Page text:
In 2017 – as the 2014 law was scheduled to sunset – the Iowa Legislature enacted the Medical Cannibidiol Act. This compromise between the Iowa Senate and House maintained the 3% THC limit for CBD oil, but expanded participation eligibilities and added a manufacturing and distribution framework. Under this new law, any licensed physician could recommend CBD oil to patients suffering from Parkinson’s disease, cancer, multiple sclerosis, seizures, AIDS and HIV, Crohn’s Disease, ALS, some terminal illnesses, and untreatable pain. The Iowa Department of Public Health (IDPH) was mandated to establish a registry that would track the oil from manufacture to distribution; with this process starting at two IDPH-selected manufacturers and ending at any of five IDPH-selected distributors across the state.
As medical marijuana legislation has evolved across the United States, in Iowa we have also seen a change in how we regulate and recommend CBD oil. In 2014, Iowa passed its first piece of legislation allowing the use of CBD oil; allowing the oil when recommended by a neurologist and only for patients suffering from epilepsy. CBD oil was allowed to limited to 3% THC and patients would be issued a state ID card. But with limitations imposed by separate state and federal laws hampering the ability to manufacture, distribute, or transport the oil; Iowans were never able to take advantage of this law as it was written.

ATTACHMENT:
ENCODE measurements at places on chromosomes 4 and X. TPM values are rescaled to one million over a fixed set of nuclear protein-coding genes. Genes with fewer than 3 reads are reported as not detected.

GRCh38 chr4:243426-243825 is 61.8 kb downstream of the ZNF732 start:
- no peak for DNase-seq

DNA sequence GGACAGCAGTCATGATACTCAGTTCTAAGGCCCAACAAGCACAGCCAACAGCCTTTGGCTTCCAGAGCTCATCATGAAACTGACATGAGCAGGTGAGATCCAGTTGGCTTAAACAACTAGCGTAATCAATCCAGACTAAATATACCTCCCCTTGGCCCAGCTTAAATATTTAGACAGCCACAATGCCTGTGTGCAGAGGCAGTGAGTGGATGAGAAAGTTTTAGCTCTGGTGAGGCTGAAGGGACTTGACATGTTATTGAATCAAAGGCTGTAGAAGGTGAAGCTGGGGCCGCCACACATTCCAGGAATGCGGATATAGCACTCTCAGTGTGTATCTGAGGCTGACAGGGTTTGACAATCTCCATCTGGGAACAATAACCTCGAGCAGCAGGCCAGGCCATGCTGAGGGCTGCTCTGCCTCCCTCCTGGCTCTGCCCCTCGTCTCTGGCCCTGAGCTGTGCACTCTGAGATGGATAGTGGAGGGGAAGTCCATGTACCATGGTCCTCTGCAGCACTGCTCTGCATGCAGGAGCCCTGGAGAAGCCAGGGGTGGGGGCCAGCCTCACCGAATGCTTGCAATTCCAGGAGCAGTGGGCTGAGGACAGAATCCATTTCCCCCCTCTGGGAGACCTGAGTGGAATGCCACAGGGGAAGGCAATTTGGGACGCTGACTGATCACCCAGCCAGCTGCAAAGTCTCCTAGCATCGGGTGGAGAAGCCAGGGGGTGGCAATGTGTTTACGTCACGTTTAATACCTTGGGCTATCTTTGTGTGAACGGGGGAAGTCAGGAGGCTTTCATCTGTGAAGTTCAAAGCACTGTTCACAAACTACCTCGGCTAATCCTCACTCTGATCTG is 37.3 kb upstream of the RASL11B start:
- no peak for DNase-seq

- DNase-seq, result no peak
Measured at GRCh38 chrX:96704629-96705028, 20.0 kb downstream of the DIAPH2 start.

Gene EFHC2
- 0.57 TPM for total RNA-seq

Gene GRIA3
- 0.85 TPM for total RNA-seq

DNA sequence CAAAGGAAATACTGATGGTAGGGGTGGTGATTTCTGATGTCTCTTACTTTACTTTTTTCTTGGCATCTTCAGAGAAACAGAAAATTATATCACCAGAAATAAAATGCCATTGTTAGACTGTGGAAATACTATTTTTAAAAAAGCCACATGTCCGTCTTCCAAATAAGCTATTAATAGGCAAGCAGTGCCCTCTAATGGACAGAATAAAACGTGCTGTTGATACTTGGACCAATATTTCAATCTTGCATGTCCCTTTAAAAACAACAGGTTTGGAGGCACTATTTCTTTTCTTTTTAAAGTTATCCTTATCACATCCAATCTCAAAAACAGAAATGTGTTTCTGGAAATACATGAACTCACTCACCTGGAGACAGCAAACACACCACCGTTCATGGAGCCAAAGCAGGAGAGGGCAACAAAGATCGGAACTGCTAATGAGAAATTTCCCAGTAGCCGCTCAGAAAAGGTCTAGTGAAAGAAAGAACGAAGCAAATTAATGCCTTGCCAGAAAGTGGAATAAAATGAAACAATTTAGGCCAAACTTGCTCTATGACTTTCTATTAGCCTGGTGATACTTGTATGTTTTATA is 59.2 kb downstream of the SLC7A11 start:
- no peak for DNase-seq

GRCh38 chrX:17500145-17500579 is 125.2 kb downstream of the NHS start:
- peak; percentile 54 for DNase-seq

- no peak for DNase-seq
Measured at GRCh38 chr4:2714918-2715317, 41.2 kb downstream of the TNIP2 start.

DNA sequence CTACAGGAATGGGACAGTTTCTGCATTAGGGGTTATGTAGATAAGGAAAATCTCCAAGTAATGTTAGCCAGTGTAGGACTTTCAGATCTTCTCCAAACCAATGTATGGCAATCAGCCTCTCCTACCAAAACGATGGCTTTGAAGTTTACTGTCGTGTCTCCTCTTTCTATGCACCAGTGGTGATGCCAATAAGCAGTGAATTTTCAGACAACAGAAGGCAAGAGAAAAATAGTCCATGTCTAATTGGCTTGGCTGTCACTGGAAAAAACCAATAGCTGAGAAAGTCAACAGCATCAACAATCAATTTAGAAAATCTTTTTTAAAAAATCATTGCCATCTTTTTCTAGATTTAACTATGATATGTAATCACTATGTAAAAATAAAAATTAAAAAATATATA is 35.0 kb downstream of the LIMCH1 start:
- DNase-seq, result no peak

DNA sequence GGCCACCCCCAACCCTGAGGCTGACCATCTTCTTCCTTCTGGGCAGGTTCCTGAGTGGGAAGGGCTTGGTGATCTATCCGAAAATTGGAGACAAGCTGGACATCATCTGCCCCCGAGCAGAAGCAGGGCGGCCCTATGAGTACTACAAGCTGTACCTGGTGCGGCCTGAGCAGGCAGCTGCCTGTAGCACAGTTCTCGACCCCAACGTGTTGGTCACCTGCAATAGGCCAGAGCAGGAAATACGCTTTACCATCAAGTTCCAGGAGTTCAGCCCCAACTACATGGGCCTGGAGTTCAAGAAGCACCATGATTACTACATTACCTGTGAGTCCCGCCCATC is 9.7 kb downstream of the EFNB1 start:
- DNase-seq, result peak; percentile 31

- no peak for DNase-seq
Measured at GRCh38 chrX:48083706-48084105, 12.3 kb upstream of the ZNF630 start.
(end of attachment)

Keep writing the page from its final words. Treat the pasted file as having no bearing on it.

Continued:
Including Iowa, well over half of American states now allow some form of medical marijuana, with a number of those also legalizing recreational use. Despite these changing laws, there is still hesitancy among many in the medical community to get behind this movement. Without proper studies and testing, a lot of questions remain surrounding the costs v. benefits, the interactions with other drugs, and the proper regulation of medical marijuana. As the marijuana lobby continues to tout the success of marijuana in some medical cases, the underlying question still remains: Do we regulate medication through elected officials or through proven scientific study and research?
Yes. HF 524 allows for the establishment of up to five state-licensed medical cannabis manufacturers.
Legislation (HF 2589), signed into law in 2020, eliminated the 3% THC cap. Under the new law, operators may not dispense CBD products that contain “more than a combined total of four and one-half grams of total THC to a patient … in a 90-day period.” This threshold does not apply to patients suffering from a terminal illness or to those whose physicians have determined greater quantities of THC are necessary in order to sufficiently treat the patient’s debilitating medical condition.
HF 524 allows individuals to obtain medical cannabis from neighboring states with similar programs.